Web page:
A jury in Philadelphia has awarded $20 million in damages to a plaintiff who claimed that her pelvic mesh implant, made by J&J’s Ethicon unit, failed and caused her injury.
On Friday, a Philadelphia Common Pleas Court jury awarded the plaintiff, Peggy Engleman, $20 million in damages, including $17.5 million in punitive damages, the Philadelphia Inquirer reported. It is the third eight-figure verdict for pelvic mesh cases in Philadelphia.
Engleman received a TVT-Secur device in 2007 to treat urinary incontinence, the Inquirer reported. But the mesh failed, eroded inside her body and caused pain and discomfort. Engleman has since undergone multiple surgeries to remove it, but her surgeons were unable to remove all of the mesh.
Her lawyers argued that the device was defective and that J&J and Ethicon hid the risks of the product, the Inquirer said.
"We believe the evidence showed Ethicon’s TVT-Secur device was properly designed, Ethicon acted appropriately and responsibly in the research, development and marketing of the product, and TVT-Secur was not the cause of the plaintiff’s continuing medical problems,” Ethicon said, as quoted by the Inquirer. The company believes it has “strong grounds” for appeal.
In 2012, as hundreds of lawsuits piled up, the company stopped marketing four of its vaginal mesh products, including the TVT-Secur. But this hasn’t stopped the flood of lawsuits from women claiming the devices caused them injury.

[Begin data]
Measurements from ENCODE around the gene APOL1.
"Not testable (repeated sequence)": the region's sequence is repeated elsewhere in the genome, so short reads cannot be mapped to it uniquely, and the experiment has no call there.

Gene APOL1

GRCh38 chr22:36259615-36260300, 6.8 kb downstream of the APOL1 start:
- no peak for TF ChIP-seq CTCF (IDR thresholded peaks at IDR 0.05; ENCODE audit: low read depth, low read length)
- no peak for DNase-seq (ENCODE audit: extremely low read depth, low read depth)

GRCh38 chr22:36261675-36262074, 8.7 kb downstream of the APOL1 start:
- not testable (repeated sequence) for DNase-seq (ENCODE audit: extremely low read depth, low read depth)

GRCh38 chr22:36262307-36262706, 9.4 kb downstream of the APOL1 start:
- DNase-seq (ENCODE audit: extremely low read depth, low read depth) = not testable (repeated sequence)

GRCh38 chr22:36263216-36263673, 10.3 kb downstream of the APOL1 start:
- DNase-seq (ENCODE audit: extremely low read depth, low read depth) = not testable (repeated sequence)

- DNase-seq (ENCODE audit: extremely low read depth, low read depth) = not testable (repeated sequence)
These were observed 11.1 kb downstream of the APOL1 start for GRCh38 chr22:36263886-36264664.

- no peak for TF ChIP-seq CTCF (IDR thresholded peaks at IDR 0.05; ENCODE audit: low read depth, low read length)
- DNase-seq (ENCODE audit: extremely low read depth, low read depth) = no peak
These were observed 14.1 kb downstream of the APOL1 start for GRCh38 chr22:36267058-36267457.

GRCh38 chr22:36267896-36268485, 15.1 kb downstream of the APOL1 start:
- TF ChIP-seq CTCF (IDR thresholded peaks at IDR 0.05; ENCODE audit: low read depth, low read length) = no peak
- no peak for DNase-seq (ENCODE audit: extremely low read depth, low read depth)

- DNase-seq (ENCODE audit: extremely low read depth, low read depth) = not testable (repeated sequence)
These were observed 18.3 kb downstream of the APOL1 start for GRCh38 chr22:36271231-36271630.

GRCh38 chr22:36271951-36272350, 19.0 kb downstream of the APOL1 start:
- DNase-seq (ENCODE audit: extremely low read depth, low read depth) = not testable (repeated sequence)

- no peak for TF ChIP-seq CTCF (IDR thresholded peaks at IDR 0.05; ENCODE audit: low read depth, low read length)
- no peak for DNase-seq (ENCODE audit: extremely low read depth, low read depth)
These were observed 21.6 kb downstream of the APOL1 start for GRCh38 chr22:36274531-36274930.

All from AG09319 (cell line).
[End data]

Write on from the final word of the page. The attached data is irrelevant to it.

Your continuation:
And early last year, J&J set aside more than $120 million to settle thousands of lawsuits from women alleging chronic pain and organ damage as a result of the company’s pelvic mesh devices. This will scarcely put a dent in the company’s pelvic mesh woes—the funds will resolve between 2,000 and 3,000 lawsuits out of more than 40,000 cases J&J is facing over the devices.
Pelvic mesh isn’t the only device that’s got J&J in hot water—the company is also facing lawsuits from plaintiffs claiming injury from its Pinnacle metal-on-metal hip implants, which it stopped selling in 2013.
In December, a Dallas jury ordered J&J to fork over $1 billion to six plaintiffs who reported injuries such as tissue death and bone erosion as a result from the implant. The jury found that the devices were “defectively designed” and that the company and its DePuy subsidiary did not warn consumers of the risk. But a federal judge halved the penalty due to “constitutional considerations” that limit punitive damages.